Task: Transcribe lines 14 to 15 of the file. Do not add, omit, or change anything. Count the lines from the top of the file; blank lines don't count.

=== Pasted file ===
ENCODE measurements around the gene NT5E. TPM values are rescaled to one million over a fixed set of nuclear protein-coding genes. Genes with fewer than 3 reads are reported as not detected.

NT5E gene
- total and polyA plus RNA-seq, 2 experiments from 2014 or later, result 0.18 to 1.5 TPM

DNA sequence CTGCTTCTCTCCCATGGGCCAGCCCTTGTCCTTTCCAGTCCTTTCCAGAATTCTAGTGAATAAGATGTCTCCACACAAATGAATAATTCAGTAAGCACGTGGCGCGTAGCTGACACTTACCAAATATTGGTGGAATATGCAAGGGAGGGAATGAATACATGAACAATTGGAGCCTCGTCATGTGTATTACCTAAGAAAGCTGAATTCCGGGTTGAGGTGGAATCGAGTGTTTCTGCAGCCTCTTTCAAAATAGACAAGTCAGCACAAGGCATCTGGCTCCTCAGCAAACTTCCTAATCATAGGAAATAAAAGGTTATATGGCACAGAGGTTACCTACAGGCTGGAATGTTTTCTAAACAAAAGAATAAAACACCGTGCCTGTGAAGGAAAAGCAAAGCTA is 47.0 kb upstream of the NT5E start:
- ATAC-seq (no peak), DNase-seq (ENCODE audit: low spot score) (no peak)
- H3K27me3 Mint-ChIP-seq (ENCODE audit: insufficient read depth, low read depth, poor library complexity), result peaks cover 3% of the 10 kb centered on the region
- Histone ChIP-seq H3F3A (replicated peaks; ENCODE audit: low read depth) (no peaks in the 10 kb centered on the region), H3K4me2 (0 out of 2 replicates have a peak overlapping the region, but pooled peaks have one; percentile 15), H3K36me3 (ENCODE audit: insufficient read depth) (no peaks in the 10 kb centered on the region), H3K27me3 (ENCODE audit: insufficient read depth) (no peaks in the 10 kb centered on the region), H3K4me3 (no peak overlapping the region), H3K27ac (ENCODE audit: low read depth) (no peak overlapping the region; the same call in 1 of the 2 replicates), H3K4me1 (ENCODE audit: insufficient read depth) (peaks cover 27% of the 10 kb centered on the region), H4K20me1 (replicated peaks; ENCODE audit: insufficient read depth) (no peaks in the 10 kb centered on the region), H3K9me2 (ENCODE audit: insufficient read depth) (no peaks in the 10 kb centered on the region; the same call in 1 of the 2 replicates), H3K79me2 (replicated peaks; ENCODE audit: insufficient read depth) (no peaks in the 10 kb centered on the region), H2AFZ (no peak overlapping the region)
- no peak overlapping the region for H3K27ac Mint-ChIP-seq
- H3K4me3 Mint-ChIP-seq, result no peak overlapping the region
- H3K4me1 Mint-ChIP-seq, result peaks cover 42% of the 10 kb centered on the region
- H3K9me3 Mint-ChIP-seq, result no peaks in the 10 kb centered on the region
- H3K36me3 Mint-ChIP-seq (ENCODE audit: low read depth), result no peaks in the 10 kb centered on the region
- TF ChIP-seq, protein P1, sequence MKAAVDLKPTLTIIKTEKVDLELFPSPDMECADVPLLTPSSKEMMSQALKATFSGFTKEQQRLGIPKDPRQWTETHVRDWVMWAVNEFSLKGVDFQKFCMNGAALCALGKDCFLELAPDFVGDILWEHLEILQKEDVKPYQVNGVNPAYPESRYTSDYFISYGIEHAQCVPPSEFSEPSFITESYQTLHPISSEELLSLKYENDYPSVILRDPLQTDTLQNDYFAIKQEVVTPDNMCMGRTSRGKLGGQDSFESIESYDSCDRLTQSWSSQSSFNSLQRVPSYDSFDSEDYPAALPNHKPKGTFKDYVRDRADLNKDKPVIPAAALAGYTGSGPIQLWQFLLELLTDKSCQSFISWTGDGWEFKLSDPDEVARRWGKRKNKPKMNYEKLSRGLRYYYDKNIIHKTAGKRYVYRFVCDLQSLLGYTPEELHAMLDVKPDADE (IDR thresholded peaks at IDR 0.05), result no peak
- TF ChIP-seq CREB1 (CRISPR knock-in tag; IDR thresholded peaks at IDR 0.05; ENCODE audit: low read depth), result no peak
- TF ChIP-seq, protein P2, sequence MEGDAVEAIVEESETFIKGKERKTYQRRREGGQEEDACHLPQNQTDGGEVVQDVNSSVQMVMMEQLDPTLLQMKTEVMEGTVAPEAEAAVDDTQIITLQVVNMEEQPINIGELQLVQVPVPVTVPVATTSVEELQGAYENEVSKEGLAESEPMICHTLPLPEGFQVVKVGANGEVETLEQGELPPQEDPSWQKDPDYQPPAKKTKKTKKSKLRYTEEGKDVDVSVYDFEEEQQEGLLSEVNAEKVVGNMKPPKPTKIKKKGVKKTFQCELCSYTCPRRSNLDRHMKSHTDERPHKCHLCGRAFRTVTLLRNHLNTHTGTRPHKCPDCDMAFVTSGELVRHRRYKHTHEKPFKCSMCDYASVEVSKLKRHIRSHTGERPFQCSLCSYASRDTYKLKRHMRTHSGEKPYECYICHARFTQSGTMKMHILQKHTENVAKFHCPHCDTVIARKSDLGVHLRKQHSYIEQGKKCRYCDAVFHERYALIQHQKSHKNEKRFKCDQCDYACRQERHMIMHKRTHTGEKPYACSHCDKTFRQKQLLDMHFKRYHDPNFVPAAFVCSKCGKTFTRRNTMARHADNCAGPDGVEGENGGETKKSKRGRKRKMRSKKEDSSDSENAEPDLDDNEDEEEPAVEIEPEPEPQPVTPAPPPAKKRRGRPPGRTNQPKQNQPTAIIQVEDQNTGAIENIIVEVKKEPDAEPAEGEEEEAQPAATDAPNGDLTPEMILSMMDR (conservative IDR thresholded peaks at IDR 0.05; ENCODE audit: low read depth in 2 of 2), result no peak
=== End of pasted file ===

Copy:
- TF ChIP-seq CREB1 (CRISPR knock-in tag; IDR thresholded peaks at IDR 0.05; ENCODE audit: low read depth), result no peak
- TF ChIP-seq, protein P2, sequence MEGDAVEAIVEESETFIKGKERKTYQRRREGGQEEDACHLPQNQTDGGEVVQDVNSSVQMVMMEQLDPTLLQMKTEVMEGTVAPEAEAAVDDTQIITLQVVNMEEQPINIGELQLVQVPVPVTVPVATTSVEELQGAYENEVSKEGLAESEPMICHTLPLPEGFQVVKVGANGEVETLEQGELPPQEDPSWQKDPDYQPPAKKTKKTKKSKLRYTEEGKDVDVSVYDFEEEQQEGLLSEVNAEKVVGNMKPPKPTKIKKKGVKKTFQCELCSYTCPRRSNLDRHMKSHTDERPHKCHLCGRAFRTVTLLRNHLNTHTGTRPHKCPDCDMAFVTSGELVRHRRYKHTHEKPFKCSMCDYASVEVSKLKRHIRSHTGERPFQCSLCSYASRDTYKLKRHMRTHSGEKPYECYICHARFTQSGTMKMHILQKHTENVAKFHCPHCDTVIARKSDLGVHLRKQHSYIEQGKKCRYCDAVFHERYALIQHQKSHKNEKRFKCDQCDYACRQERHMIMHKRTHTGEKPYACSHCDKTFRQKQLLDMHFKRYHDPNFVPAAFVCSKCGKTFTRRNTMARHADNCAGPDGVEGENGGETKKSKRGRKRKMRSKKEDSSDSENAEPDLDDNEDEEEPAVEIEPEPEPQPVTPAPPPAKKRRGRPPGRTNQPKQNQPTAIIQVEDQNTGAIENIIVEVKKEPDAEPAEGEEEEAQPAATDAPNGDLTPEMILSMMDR (conservative IDR thresholded peaks at IDR 0.05; ENCODE audit: low read depth in 2 of 2), result no peak